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Engineering and Environmental Challenges: Technical Symposium on Earth Systems Engineering similar challenges. Governments with no histories of working cooperatively with other governments, no established processes for conducting negotiations, and no clear lines of delegated authority that allow high-ranking government officials to take action with confidence will have to become partners on long-term projects. So establishing Earth systems partnerships among countries with different legal systems, cultures, economic capacities, and levels of sophistication could prove to be very difficult. The climate in which we must establish partnerships to address crucial issues of Earth systems engineering is characterized by (1) developing nations that are not yet set in their ways and may be open to new ideas; (2) the prominence of new kinds of organizations; and (3) challenges to the strengths of nation states from global communications and other outside influences. The bright spot in this scenario is the technical nature of the problems at hand. Because Earth systems engineering is based on technical determinations, technical experts will play a major role in forging international partnerships. Unfortunately, in the United States, engineers and scientists have historically not held many seats at the policy-making table, but we can work to change that situation. In many developing countries, the situation is more fluid, and they could be encouraged to include a much higher proportion of engineers and scientists in high-level policy discussions on Earth systems. A large number of these engineers and scientists have been educated in the United States or other Western or Asian countries and are already our known colleagues. When opportunities arise, the U.S. engineering and science communities should support more technical participation in policy-making decisions in their countries. When engineers and scientists from developing countries need information and analyses that are available in the United States, the National Academies can support them by offering to share such information to ensure that individuals in high-level positions in policy-making institutions are technically educated. These individuals could advocate policies with a firm basis in engineering and science. The United States can also build collegial relationships to enable U.S. engineers and scientists to become consultative resources to ensure that engineering advice is based on more information and analysis than a developing country may be able to afford to sponsor. If engineers and scientists can offer sound answers to a wide range of technology-based problems, and not just Earth systems engineering, they could establish their credibility and reinforce support for their participation in policy decisions. A good example of the kind of cooperation that I advocate is described in the 1999 NRC report, Water for the Future: The West Bank and Gaza Strip, Israel, and Jordan, which chronicles a border-spanning technical study of sustainable water resources by academies from Israel, Jordan, Palestine, and the United States. Outreach programs, such as the recent visit by the presidents of the U.S. National Academy of Sciences and the National Academy of Engineering to Iran,

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Engineering and Environmental Challenges: Technical Symposium on Earth Systems Engineering is another step in the right direction. The creation of new venues for cooperation helps. Examples include the long standing Council of Academies of Engineering and Technological Sciences and the InterAcademy Council, which is intended to function as an international version of the National Research Council. The National Academy of Engineering also sponsors a series of programs called Frontiers of Engineering, which brings together young engineers in diverse disciplines from different countries to meet and exchange ideas. In addition to meetings in the United States, Frontiers also sponsors bilateral programs with Germany and Japan, and more are on the drawing board. A variety of other institutions, including nongovernmental organizations and multinational companies, will be participants in Earth systems partnerships. Internet-based virtual communities, which are not limited by national boundaries, may also play a larger role—particularly in the environmental arena. Meanwhile the public, especially in developed countries, is also becoming more active in organized and ad hoc ways. Woe to any corporation that appears to the Western public to be acting irresponsibly. Because Earth systems partnerships are so difficult to establish and maintain, it would seem wise for us to pay particular attention to problems that can be addressed by limited partnerships, such as issues that are limited to local or regional constituencies. Of course, regional issues can be very complex; witness efforts to reengineer the Everglades or to manage underground water reservoirs in the Middle East. Nevertheless, regional issues may be more tractable than national or international issues. The issue of water seems to be a timely choice to demonstrate the effectiveness of limited partnerships. As difficult as questions about water may be, they involve fewer constituencies, than, say, managing the Earth’s carbon cycle, which crosses all national boundaries. Nuclear fallout and airborne pollution don’t ask for a visa when crossing national borders. Even as we address these truly global issues, we should give some priority to addressing problems that ought to be slightly more manageable. Half the world’s fresh surface water and near-surface groundwater is claimed for some use. Because water moves slowly, it is a local—or regional—issue. Because it is essential to life, a threat to a nation’s water autonomy is an immediate cause for war. The world population is expected to grow from 6 billion to 10 billion in just a few generations, making it critical that water resources be carefully managed. The research community can play a pivotal role in these efforts and can even frame the debate, because the technical community develops the measurement tools, defines the experiments, and wields assessment techniques to determine the status of this Earth system. Analysis of surface and shallow groundwater is relatively well understood, the sensors for determining changes in aboveground and underground reservoirs exist, and the modeling of water ecosystems is reasonably advanced. The way the research community addresses a problem frames its discussion. Consider, for example, how the subject of carbon dioxide (CO2) emissions has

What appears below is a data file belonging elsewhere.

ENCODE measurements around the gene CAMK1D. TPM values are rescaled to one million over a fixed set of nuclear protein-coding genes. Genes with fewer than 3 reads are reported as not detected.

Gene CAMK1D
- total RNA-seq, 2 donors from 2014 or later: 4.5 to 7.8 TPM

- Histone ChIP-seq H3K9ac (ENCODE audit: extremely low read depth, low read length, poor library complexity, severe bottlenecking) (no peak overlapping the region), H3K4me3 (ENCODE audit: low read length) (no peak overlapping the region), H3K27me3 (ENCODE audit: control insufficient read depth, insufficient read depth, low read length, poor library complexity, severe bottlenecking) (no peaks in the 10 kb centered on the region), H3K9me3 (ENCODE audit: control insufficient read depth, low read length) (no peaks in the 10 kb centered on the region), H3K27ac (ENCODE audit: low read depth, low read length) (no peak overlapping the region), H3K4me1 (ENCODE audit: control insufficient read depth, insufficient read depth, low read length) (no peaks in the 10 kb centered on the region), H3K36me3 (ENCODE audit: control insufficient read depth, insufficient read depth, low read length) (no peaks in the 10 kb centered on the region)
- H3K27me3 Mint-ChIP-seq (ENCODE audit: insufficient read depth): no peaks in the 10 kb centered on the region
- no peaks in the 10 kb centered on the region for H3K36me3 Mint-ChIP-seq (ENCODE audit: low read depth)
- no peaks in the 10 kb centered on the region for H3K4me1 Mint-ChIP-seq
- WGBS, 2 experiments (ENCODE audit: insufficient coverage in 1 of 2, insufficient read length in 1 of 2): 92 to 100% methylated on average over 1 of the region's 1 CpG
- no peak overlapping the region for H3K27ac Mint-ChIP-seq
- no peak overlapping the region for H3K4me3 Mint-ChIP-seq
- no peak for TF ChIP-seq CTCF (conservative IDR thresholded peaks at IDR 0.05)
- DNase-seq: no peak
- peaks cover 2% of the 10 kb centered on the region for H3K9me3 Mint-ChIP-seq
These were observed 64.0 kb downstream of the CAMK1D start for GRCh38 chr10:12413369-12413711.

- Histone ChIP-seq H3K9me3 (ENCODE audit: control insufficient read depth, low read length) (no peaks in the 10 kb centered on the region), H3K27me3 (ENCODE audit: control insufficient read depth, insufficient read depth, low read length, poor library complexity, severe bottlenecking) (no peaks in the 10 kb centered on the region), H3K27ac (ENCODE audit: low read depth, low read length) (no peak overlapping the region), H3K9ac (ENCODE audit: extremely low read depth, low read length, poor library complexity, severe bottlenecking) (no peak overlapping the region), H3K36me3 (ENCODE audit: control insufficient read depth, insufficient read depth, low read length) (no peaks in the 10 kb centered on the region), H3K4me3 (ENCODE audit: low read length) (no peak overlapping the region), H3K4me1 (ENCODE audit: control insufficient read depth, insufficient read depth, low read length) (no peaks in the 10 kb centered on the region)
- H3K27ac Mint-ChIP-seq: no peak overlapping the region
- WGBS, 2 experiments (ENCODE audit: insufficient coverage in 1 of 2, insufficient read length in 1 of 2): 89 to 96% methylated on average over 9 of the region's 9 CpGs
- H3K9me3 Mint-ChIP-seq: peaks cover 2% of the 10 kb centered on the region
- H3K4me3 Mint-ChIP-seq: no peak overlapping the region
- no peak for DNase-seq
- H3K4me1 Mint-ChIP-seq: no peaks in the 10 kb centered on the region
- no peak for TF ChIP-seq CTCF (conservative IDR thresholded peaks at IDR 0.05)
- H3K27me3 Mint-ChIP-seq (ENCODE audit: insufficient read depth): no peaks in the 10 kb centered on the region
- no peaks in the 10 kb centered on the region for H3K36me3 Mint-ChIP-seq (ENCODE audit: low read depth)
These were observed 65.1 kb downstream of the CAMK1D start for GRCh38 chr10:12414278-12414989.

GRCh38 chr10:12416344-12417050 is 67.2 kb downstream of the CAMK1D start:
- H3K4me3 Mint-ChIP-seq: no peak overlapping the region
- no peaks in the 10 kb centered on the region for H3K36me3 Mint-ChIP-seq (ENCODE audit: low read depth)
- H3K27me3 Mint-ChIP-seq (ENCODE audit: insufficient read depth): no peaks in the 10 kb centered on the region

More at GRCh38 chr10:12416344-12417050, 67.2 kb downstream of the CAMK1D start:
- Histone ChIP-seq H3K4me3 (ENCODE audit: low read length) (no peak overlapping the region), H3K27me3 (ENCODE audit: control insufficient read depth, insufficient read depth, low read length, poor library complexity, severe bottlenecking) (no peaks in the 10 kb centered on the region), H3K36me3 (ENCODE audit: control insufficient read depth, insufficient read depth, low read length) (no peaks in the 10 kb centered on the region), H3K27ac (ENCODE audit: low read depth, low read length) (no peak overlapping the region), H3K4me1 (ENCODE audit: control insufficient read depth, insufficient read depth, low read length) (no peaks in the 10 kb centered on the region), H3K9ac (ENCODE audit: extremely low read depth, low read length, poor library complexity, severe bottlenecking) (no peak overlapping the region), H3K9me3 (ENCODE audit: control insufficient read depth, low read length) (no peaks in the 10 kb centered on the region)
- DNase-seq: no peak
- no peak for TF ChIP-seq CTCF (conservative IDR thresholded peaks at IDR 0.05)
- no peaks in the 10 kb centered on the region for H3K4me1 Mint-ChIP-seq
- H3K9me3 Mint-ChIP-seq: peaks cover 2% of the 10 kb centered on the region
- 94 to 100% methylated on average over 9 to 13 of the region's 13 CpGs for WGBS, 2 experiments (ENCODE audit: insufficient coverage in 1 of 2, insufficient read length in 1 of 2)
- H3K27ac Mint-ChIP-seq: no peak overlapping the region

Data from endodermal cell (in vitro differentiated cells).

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Engineering and Environmental Challenges: Technical Symposium on Earth Systems Engineering been addressed in this conference. One presentation was focused on historical data, giving both past and predicted emissions, showing changes in the contributions of generating nations over time and leading one to ask what burden each nation should bear in the future. This inclusive approach raises the issue of remediation not simply in the context of future generations of CO2, but also in terms of past generations. Discussions that focus solely on future expected emissions imply that all future generators of CO2 emissions will start from a common position, which is obviously not the case. In addition to framing the debate, the engineering community maintains “engineering ethics.” Young engineers are trained to make choices to ensure safety and integrity within the constraints of the project at hand. This is an example of microethics. Macroethics would entail determining the ethical implications of an entire engineering project on the Earth as a whole. To ensure that engineers are trained in macro- as well as micro-ethics, our educational programs must teach skills for solving problems, not just at the technical level but also through international cooperation. Engineering design courses should deal not just with the design of a widget but also with the policy implications of interactions between engineered systems and the global environment. (For a more detailed discussion of micro- and macroethics, see [The Bridge 31(4):35–38], Bill Wulf’s address at this year’s Annual Meeting of the National Academy of Engineering.) Finally, engineers can perform the research and refine the technologies that can contribute to Earth systems solutions. We can build the necessary tools and techniques, particularly assessment techniques, including developing models of Earth systems and setting standards for collecting and assessing data. The United States has a fine record of stepping up to meet new challenges by mobilizing government funding and the resources and talents of the technical community. When the nation was young, states such as Virginia and Illinois invested in canals, and later regional railroads, to stimulate commerce. And President Lincoln and Congress allocated bonds and land grants for the construction of the railroad connecting the East to the Pacific. That funding combined with innovative and heroic engineering created America’s transcontinental railroad. And during World War II, the science and engineering community provided new knowledge and technology that materially contributed to winning the war, again with government funding. Earth systems problems pose a global, rather than a national, challenge. This nation must once again mobilize sustained funding and long-term technical activity to address these problems. Just as we have risen to meet past challenges, we must formulate an approach for meeting present challenges. But engineers must be sitting at the policy-making table to have the greatest effect. Too often engineers and scientists have been up in the gallery looking down when policy decisions were made, rather than helping to frame the policy debate. We also must help our colleagues in developing nations to secure seats at their policy tables.